There was just no way I was going to get my step daughter a Windows netbook for Christmas. No way, no how. I couldn't find a good way to articulate why, and so for a couple weeks I was just responding, "No Windows!" to my wife's questions. I hadn't expected it to be controversial but I did eventually have to explain myself.
Even after disregarding all of the security issues and the lame attempts at fixing administrative access, it was mainly an issue of freedom. Windows is proprietary and I was determined that her first computer would be more educational than a dumb terminal for homework.
I got my validation yesterday. Not more than an hour after she'd ripped off the gift wrap and screamed in delight, she was showing off a drawing in a program that I'd never seen before. I've been using Linux for ten years and she'd already managed to show me something new. She'd found it all on her own. (It sure wasn't me. The only time I'd been allowed to touch the netbook was to type the wireless password.)
Kids learn quickly. They're simply better able to pick up new computer interfaces and learn how to use them, long before most adults.
All kinds of Free
Adults hate new things. I don't know what my success ratio would be trying to switch somebody to Linux or Firefox or OpenOffice or whatever, and I really don't want to know. It'd be too depressing. There's no way to count the number of times I've seen superior software pushed aside for something more familiar, even if that meant putting up with crashes and viruses or spending hundreds of dollars.
After a long enough time, better software can begin to make headway but, man , it takes such a long time. The few times I've really been successful switching somebody they were either young, who will pickup anything quickly, or to adults who've had some previous exposure to other operating systems. Usually that means they used something else when they were young.
Actually, when I first picked up Linux, the thought ringing in my head was, "This is just like DOS! Except it doesn't suck!" Far from the horror stories of actually having to type commands (gasp!), I felt immediately at home. That's because the old clunker I'd grown up with had run DOS. It didn't matter how vastly different it really was, it mattered that I felt comfortable and wanted to learn more.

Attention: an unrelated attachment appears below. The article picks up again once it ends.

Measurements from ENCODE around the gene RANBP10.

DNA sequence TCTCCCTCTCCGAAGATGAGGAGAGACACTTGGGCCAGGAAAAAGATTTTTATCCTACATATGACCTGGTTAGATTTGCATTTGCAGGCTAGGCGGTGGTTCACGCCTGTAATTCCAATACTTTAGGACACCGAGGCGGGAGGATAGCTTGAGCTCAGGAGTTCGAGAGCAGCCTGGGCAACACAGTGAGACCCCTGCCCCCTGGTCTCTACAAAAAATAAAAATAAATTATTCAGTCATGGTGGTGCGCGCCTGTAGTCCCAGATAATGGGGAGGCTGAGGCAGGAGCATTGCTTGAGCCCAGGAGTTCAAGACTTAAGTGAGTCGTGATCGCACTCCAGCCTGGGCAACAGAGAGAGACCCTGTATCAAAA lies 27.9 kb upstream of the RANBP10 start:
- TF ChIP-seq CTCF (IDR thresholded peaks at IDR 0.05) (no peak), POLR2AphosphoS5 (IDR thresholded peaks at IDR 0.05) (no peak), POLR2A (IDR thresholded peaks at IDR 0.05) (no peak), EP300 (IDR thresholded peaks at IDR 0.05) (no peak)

While I'm sure she will have to use Windows frequently in school and work, I hope that a dose of Linux now will help her be more open to new things her whole life.
Her main complaint so far is the netbook is unable to play Windows games. Fathers will be all too familiar with the Disney channel and probably Wizards 101. But I doubt the little thing even has the power to run that game. Anyway, she's not too heartbroken over it.
After all, she's already found the Disney site where she can watch videos without torturing the rest of us.
Still, people will sputter, "She'll have to use Windows at work!" They'll cross their arms and lean back as if working is the most important thing anybody will ever do.
Well, maybe she will. But she won't have to deal with that for probably another ten years. What OS she'll use then is completely unknowable. Even if it's Windows, it's unlikely to be what we have today. And just like I have to learn where the heck they put the network properties in every new Windows release, she will always need to learn new things.
Besides, she uses plenty of Windows at school and her Grandma's house. She already knows Windows plenty well enough.
So far the netbook as been a resounding success.